Squash's picture
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Joined: 2008-08-08

I agree with snags... I think people should take a serious look at how yale and harvard allocate money... Most of the things they invest in(with the exception of private equity) can be replicated for some investors: Check out this link to the 2007 overview of the Yale endowment fund and what they invest in and the returns, much better than the gloomy 6% that Jones says(did Van Kampen tell them that so they could compete with American Funds in the Jones "choice" funds)

http://www.yale.edu/investments/Yale_Endowment_07.pdf

B24's picture
B24
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Joined: 2008-07-08

Borker Boy wrote:I remember a conference call a couple years ago where a Jones analyst was talking about setting client expectations, and he said that we should expect average annual returns from the market to be around 6% over the next decade and should adjust our sales pitches going forward to reflect our expectation of lower returns than we've received in the past.
 
That was during the bull run, and of course I completely dismissed his predictions, but now I can't help but think about what he said. If he's indeed correct, is a 6% return from the market worth the associated risk?
  
 
I have heard the same thing from many sources.
Let's not forget he was probably referring to the domestic market, and probably more or less the S&P 500.  When you throw in int'l, emerging markets, commodities, small caps, etc. that 6% number could be much different.  If you include fixed income, maybe you get 6% with a lot less risk than the "market."

Borker Boy's picture
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Joined: 2006-12-09

I could be totally off, but my interpretation was that he was referring to what our average client--mutual fund investors--should expect to earn in their portfolio, and I'd imagine that he's assuming that our portfolios are comprised of all, or most, of the asset classes you mentioned above. 
I don't think he would have focused so much on the need to adjust client expectations going forward if he were talking about returns from a specific sector. That's way too detailed for most Jones clients.

Gordon Gekko's picture
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Joined: 2007-07-08

Why exactly do American Funds suck? Because they tracked the market and everything got whacked this year? Sounds like you gave this client a sales pitch to get out of undoubtedly A share/low cost mutual funds into something that has a better short term track record but possibly higher fees.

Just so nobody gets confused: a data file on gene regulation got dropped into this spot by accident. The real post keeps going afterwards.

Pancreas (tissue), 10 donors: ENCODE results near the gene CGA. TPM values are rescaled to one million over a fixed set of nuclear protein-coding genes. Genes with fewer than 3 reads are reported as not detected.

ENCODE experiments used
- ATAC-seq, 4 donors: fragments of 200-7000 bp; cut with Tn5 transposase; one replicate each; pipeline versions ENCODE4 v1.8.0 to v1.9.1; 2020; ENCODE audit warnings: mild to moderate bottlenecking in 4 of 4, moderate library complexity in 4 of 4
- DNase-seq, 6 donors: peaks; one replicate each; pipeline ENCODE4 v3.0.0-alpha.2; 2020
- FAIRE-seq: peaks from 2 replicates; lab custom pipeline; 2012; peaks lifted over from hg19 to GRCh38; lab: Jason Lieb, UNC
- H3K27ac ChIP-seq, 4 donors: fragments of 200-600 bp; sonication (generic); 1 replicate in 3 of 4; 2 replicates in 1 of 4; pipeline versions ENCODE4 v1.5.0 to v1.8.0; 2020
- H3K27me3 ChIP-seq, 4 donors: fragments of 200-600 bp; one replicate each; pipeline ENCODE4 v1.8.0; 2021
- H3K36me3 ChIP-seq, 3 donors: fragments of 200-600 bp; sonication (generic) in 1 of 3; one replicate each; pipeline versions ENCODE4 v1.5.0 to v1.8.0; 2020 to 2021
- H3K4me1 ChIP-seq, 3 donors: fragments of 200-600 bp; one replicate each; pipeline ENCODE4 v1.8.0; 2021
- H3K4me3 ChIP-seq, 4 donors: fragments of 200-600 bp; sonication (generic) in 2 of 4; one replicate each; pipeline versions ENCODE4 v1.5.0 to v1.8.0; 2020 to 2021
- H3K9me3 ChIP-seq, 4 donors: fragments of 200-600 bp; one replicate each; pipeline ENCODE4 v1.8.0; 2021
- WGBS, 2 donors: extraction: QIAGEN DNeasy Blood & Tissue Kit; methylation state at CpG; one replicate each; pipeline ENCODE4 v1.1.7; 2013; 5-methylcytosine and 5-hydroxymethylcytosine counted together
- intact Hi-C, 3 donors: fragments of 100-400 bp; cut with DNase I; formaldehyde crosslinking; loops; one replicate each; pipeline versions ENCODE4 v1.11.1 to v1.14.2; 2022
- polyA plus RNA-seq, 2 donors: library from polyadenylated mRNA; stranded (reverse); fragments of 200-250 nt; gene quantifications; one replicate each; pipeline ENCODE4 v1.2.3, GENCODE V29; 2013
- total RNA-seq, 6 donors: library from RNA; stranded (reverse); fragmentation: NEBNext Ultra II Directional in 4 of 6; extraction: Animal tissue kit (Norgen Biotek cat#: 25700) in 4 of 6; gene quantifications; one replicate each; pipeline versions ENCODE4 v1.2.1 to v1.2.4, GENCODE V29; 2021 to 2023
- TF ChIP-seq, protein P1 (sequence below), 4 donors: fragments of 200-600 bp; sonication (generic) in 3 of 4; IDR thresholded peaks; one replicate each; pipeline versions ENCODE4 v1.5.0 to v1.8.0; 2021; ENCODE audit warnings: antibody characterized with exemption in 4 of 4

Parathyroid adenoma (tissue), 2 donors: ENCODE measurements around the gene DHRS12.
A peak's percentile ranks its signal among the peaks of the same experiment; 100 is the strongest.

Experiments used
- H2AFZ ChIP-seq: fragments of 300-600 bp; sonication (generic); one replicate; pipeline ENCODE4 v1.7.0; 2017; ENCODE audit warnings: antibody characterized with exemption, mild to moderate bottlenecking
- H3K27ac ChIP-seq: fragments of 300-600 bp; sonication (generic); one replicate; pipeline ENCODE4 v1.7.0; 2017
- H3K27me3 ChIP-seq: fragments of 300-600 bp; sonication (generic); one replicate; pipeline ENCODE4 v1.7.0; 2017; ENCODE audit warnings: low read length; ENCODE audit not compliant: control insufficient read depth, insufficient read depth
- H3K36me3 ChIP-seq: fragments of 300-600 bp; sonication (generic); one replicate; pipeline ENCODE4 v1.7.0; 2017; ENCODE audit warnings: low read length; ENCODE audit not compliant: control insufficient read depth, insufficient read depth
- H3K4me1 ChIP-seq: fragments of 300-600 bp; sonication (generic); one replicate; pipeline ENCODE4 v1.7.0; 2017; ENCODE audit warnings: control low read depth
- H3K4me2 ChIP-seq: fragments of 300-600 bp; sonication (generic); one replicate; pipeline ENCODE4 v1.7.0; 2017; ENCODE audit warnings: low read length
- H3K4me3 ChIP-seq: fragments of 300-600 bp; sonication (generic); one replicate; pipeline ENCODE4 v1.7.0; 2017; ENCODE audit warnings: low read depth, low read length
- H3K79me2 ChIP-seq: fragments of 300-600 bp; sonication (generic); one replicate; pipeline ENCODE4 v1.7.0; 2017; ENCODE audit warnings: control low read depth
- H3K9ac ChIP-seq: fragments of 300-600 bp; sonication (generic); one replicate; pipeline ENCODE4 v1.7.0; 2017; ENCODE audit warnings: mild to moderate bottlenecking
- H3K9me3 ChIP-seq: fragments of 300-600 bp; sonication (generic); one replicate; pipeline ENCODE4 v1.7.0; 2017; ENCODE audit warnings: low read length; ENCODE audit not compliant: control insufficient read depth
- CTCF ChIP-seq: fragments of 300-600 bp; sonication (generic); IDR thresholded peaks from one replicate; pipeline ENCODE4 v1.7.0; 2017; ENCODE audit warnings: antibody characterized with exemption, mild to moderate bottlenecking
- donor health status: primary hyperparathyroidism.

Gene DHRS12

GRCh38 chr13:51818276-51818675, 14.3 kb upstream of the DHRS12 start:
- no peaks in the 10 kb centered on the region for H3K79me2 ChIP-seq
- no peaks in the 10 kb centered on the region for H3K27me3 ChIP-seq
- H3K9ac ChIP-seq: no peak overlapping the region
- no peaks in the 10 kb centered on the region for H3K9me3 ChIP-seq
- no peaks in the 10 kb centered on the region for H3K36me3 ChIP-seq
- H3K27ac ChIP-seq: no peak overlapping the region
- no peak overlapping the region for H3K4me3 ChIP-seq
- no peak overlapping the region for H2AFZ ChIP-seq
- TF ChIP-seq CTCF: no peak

Tell me you didn't sell all of the A-share American Funds that rolled over!
 
I have to chuckle when financial consultants question the multi-manager approach at Capital Guardian who manages billions if not trillions (probably billions now after the pullback and redemptions). Undoubtedly someone with a series 7 & 63 knows better than 70 years of experience managing money!

snaggletooth's picture
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Joined: 2007-07-13

Gordon Gekko wrote:Why exactly do American Funds suck? Because they tracked the market and everything got whacked this year? Sounds like you gave this client a sales pitch to get out of undoubtedly A share/low cost mutual funds into something that has a better short term track record but possibly higher fees.   
 
Tell me you didn't sell all of the A-share American Funds that rolled over!
 
I have to chuckle when financial consultants question the multi-manager approach at Capital Guardian who manages billions if not trillions (probably billions now after the pullback and redemptions). Undoubtedly someone with a series 7 & 63 knows better than 70 years of experience managing money!
 
Didn't sell all of them, just about half, and put it into a VA so the client could get guarantees. 
 
If it was all about the low cost, it would've been better in the index funds.  Client wanted the guarantees, so I gave it to him.
 
 

Gordon Gekko's picture
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Joined: 2007-07-08

Good boy!
 
For the last year, I would agree with the suckfest claim. I do think they'll recover quicker once things settle down. They invest a bundle in research and that has to be worth something over the longer term.

forina's picture
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Joined: 2010-10-24